In terms of seismic events on the red planet (or indeed on any other planet besides Earth), this is the largest on record yet: NASA’s InSight lander has recorded a “monster” of a marsquake, which is estimated to have reached magnitude 5. on the scale used on Earth.
That beats the previous record holder, a magnitude 4.2 marsquash that Insight recorded on August 25, 2021. The new quake occurred on Mars on May 4 of this year, the 1222nd sol (or Martian day) of the lander mission. landing.
A magnitude 5 earthquake on Earth would be classified as moderate, causing only minor damage. However, it is right at the upper end of the size of earthquakes that scientists are discovering on Mars, due to less seismic activity.
Right now we don’t know what caused the marsquake or where exactly it originated on the Red Planet, but it’s already of great interest to researchers. It adds to the more than 1,300 earthquakes Insight has detected since landing in November 2018.
By studying the seismic waves that travel through Mars, scientists hope to learn more about the planet’s crust, mantle and core. That, in turn, should inform understanding of how Mars (and other similar planets, like Earth) formed in the first place.
“Ever since we installed our seismometer in December 2018, we’ve been waiting for ‘the big one,'” says planetary geophysicist Bruce Banerdt of the Jet Propulsion Laboratory (JPL) in California and leader of the InSight mission.
“This earthquake is sure to provide a view of the planet like no other. Scientists will analyze this data to learn new things about Mars for years to come.”
As seaquakes are usually not as violent as earthquakes, they are more difficult to detect and other vibrations (from the wind, for example) can interfere with the readings. With that in mind, InSight is equipped with a highly sensitive seismometer called the Seismic Experiment for Interior Structures.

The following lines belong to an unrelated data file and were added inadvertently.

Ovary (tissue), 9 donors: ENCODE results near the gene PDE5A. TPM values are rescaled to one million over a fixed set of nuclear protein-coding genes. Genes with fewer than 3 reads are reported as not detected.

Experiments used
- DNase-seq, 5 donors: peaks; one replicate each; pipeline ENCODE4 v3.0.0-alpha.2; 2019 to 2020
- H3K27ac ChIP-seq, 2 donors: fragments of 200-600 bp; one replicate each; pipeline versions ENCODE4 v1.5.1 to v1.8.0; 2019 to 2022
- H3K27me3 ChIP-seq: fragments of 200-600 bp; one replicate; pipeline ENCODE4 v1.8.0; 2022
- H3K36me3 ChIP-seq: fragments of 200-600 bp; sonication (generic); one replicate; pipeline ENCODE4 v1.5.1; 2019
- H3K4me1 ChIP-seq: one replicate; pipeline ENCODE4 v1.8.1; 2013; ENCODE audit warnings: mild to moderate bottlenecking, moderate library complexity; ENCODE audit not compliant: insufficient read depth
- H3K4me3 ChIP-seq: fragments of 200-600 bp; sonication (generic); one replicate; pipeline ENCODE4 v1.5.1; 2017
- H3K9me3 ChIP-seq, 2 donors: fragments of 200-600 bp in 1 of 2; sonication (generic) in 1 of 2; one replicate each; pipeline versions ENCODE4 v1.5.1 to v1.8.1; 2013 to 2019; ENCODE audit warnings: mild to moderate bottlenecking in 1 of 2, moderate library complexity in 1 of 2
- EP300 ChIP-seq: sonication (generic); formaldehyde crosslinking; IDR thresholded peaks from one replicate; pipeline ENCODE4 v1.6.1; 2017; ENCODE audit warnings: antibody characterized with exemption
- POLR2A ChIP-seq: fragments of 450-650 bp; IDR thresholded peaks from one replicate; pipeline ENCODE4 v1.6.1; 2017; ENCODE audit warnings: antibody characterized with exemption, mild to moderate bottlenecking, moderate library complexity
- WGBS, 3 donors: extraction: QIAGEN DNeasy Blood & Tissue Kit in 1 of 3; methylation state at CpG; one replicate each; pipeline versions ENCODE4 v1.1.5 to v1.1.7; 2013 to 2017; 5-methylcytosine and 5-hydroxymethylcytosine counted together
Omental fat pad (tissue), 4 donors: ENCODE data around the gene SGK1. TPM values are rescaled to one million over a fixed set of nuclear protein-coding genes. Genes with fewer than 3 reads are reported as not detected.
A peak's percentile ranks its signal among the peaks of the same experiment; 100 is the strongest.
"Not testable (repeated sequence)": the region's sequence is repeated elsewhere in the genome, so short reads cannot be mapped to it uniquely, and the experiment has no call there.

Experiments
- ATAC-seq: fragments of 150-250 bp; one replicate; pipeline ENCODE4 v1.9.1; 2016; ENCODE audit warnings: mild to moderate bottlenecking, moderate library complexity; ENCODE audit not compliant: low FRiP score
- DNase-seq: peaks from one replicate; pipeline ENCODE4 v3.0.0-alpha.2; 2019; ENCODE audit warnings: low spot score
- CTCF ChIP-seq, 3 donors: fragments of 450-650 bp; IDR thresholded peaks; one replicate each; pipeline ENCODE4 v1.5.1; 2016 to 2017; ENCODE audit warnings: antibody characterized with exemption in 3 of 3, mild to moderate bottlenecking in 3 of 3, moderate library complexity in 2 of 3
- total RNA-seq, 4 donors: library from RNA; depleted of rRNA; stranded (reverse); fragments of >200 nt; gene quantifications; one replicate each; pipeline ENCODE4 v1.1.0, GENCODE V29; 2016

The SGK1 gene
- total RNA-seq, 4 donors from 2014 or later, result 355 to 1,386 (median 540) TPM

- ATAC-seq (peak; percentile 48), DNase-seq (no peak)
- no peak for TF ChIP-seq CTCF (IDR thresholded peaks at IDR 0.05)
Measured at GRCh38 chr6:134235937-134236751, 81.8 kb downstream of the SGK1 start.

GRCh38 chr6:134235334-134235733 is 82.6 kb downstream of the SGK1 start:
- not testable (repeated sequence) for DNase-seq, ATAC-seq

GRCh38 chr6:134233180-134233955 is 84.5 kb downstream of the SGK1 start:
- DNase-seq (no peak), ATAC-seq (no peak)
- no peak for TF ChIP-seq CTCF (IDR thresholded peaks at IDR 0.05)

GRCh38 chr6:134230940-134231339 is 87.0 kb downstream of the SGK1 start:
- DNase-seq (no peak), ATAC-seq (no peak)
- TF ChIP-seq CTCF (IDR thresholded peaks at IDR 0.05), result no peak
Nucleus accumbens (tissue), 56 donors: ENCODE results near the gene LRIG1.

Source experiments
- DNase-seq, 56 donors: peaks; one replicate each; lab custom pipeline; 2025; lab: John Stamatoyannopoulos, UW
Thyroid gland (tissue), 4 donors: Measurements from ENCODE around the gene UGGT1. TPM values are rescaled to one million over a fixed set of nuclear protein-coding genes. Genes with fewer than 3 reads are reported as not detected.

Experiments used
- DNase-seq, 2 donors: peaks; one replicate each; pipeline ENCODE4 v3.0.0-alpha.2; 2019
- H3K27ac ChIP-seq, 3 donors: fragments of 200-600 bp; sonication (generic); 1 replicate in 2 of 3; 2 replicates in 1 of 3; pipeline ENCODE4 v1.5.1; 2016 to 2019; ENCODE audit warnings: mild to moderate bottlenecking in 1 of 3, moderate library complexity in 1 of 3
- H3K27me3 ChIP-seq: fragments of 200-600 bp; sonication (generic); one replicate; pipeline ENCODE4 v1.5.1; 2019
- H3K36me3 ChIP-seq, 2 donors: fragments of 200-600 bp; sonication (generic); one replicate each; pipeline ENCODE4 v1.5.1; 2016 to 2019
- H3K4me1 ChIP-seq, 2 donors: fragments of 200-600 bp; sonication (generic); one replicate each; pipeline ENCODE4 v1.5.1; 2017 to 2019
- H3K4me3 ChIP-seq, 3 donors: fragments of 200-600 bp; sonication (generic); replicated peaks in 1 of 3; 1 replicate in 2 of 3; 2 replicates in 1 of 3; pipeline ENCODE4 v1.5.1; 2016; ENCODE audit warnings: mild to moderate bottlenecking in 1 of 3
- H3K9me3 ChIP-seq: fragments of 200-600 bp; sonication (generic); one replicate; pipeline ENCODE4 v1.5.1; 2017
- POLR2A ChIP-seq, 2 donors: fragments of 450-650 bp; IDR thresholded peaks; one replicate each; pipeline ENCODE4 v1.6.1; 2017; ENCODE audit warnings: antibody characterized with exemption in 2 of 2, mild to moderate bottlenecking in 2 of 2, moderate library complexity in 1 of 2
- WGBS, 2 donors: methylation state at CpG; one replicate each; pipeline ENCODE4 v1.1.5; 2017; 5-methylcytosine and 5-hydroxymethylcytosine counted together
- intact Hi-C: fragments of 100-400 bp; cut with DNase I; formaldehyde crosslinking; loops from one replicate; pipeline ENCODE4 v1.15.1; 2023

Volcanic activity is also believed to be generating seismic waves on Mars, and experts continue to identify new patterns in the data that Insight and its seismometer have already recorded and sent back to Earth.
With that in mind, you can expect to hear a lot more about the data collected by Insight on May 4, 2022, in the future, but for now it’s clear that the quake is a record, and well above average than it would normally be. . expected on Mars.
Unfortunately, Insight has now run into some technical difficulties: With the onset of Martian winter and rising dust levels in the air, the lander is struggling to get enough sunlight on the solar panels that power it.
As a result, the machine has been put into safe mode for the time being. This hibernation shuts down all but the most essential features, and it may be some time before we hear anything from Insight again.